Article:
Baseball / Sports

Brewers' winning streak hits eight after clutch plays in eighth against Pirates

MILWAUKEE -- The Milwaukee Brewers keep finding ways to win games.

Sometimes, remarkable ways.

Escaping a huge jam in the top of the eighth with a one-of-a-kind double play, the Brewers went ahead on Jonathan Lucroy's RBI single in the bottom of the inning Saturday night to pull out a 3-2 nail-biter over Pittsburgh and claim their eighth consecutive victory before a sellout crowd of 42,828 at Miller Park.

The Brewers have won games in various ways during their impressive winning streak but the victors agreed this one belonged in a special category.

"I think this is a very unique win," said Lucroy. "It came down to the wire. It was exciting."

With the score tied, 2-2, the top of the eighth ended in incredible fashion. The Pirates had runners on the corners with one out when Andrew McCutchen hit a towering foul fly that Lucroy gloved about 15 feet from the plate on the first-base side.

Pirates runner Travis Snider broke from first base and stopped in the base path when Lucroy threw down to shortstop Jean Segura, a set play designed to let the speedy Starling Marte attempt to head home from third base.

But Segura threw to reliever Jim Henderson, who straddled the plate and tagged out Marte for what became a very rare 2-6-1 double play.

"I've never seen that one before, never with the pitcher covering," said Lucroy. "That late in the game, they were kind of desperate for a run, like we were.

"That's heads-up on (Henderson's) part. It was awesome. I was jacked to see him do that. He caught it and put it right on the guy. It all happened so fast."

Henderson, who found trouble when Marte and Snider singled with one out, is normally reserved in his mannerisms but spiked the ball in foul territory in excitement after making a hockey-style play true to his Canadian heritage.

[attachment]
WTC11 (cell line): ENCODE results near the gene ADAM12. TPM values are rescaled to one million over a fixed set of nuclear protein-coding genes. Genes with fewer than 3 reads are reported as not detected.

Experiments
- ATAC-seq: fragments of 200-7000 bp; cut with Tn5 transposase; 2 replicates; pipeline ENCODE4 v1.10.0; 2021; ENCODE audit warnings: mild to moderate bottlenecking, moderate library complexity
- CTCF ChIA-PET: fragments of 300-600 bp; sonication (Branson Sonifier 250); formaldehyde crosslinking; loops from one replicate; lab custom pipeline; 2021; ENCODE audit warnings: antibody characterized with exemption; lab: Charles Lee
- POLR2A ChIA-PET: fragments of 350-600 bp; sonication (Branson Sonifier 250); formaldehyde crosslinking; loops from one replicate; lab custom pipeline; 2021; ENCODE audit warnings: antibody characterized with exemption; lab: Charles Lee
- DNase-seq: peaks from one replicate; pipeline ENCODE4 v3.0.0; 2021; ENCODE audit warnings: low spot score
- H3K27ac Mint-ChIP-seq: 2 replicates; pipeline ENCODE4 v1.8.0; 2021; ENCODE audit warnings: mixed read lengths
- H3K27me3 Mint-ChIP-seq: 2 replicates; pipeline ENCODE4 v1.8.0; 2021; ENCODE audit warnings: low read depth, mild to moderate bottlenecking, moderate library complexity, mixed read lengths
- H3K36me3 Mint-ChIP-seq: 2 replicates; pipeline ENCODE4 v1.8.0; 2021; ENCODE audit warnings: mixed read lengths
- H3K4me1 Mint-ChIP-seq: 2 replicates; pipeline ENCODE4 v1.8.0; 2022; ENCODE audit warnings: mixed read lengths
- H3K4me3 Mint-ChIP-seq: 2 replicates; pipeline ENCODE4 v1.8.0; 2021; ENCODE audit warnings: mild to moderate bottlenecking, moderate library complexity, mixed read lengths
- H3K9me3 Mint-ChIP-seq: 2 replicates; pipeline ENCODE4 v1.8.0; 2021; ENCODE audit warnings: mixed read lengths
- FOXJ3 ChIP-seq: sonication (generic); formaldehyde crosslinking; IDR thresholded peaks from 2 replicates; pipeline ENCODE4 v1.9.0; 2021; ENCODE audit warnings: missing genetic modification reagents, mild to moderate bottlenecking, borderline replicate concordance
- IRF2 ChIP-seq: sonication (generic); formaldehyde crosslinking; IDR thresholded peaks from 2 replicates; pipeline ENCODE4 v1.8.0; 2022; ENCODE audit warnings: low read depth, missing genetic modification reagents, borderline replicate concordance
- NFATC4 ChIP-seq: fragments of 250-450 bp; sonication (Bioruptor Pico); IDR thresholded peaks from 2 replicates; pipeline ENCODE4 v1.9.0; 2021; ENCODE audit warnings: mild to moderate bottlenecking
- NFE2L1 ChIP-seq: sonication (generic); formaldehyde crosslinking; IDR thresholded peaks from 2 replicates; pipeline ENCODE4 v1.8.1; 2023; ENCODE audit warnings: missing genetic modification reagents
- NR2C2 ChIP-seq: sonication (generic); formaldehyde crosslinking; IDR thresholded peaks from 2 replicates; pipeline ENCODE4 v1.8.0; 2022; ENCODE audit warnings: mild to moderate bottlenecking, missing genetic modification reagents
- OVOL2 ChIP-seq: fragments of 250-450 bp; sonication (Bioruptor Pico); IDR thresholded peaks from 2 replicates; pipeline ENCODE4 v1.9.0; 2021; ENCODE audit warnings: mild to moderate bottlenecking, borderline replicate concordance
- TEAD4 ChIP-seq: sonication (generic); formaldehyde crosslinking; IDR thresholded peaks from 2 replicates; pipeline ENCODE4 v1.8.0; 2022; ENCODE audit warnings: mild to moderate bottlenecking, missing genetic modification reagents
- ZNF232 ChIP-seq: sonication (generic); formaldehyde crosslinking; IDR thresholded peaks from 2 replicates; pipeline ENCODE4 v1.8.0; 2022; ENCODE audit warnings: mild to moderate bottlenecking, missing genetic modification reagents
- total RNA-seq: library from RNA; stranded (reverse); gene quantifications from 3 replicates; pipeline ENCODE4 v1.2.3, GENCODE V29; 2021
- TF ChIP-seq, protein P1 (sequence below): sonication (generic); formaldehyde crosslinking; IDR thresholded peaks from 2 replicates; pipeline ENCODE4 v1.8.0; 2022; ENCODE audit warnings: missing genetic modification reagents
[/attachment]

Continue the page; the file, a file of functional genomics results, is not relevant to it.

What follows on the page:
"I haven't seen it yet (on video) so the guys were telling me what happened," said Henderson. "I don't really know. My focus there was just to get my glove out in front of the plate. I didn't really know where I was positioned; it happened so quickly.

"I'm glad I covered home in the first place. That ball was only (about) 10 feet from the plate and some pitchers just hang out by the mound. I'm glad I went to the plate so there was an opportunity for that. It was exciting."

That momentum shifted to the offense when Ryan Braun, Aramis Ramirez and Lucroy ripped consecutive singles with one out in the bottom of the inning to take the lead off right-hander Mark Melancon, one of the top setup men in the National League. Melancon stranded runners on second and third, but the Brewers had their first lead since the Pirates tied the score with two runs in the second inning off Yovani Gallardo, who hadn't been scored on this season.

But the excitement wasn't over. Closer Francisco Rodriguez issued his first walk of the season to Pedro Alvarez to open the ninth. Russell Martin then hit a grounder to Ramirez, who started an around-the-horn double play. First baseman Mark Reynolds laid out on the ground to catch the wide relay from Scooter Gennett, and umpires reviewed the play to see if he came off the bag.

It took only 41 seconds to determine Reynolds, a converted third baseman, maintained contact with his foot, and Rodriguez was on his way to converting his fourth save in four tries.

"I felt like I had (my foot) on there," said Reynolds. "I just reacted and stayed on the bag.

"It gets your adrenaline pumping. The crowd is into it. Tight game. That play 'Hendo' made at home, blocking it like a hockey goalie. It was a fun game, exciting."

The Brewers let a great chance to go back on top slip away in the seventh inning after McCutchen dropped Khris Davis' fly ball on the run for an error. After Reynolds walked, Gennett bunted the runners to second and third.

When Brewers manager Ron Roenicke sent left-handed-hitting Lyle Overbay to pinch hit, the Pirates countered with left-hander Tony Watson. Roenicke responded with right-handed-hitting Rickie Weeks, who hit a liner to left that Marte charged in to glove.

Davis, who broke a few steps off third, went back to tag but had no momentum and didn't try to score, and the Pirates escaped that inning without allowing a run.

(c)2014 Milwaukee Journal Sentinel

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